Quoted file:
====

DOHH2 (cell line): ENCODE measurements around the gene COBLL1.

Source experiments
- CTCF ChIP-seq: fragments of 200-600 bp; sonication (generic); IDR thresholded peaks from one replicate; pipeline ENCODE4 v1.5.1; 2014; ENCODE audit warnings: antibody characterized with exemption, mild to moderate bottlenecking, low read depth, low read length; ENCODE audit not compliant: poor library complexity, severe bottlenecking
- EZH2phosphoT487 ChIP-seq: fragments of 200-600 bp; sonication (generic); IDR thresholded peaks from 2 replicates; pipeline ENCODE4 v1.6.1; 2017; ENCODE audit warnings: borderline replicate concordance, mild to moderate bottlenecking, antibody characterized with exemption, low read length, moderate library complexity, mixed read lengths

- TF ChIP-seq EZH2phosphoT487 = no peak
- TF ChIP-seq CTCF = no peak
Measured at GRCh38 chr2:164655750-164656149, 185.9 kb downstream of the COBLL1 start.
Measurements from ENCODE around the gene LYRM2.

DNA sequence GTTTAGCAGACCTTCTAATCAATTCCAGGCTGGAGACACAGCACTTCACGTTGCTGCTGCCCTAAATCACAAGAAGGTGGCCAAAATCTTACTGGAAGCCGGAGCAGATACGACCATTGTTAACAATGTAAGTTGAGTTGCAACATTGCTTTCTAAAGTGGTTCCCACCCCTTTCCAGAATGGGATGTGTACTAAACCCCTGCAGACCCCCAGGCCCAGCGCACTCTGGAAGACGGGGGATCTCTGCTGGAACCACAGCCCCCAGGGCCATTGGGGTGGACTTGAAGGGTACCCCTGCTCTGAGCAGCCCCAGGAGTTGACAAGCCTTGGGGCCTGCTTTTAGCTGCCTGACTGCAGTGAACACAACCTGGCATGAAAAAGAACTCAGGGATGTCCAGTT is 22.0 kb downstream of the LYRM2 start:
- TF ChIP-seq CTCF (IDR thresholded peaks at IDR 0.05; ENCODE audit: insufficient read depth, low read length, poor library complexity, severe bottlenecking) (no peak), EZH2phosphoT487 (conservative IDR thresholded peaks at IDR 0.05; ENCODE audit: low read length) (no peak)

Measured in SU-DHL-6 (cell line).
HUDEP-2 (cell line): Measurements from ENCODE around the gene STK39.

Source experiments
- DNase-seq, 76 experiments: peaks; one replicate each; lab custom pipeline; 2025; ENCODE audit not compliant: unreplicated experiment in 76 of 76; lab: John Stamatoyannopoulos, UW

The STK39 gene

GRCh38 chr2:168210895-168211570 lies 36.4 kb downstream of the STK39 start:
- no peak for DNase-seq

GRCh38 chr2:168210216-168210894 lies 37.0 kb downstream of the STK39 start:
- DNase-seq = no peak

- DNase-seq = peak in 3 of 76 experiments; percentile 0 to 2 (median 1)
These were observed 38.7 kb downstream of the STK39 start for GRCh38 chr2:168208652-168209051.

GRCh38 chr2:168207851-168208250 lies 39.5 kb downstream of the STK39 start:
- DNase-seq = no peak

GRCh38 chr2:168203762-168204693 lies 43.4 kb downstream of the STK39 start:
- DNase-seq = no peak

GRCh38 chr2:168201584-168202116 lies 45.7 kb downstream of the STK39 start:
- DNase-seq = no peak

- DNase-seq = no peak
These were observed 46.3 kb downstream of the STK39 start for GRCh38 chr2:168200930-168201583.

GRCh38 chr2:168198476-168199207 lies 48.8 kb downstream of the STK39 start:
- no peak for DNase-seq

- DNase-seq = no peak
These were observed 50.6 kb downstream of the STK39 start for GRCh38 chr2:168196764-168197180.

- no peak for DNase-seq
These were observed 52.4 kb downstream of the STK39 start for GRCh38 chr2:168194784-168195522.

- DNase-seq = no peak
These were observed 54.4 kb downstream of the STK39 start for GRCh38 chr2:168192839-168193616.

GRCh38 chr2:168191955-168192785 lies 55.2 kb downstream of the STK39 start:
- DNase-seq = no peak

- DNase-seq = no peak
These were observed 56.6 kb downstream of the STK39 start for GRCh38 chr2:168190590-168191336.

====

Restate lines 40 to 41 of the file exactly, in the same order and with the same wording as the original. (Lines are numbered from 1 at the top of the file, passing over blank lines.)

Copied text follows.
- DNase-seq = no peak
These were observed 56.6 kb downstream of the STK39 start for GRCh38 chr2:168190590-168191336.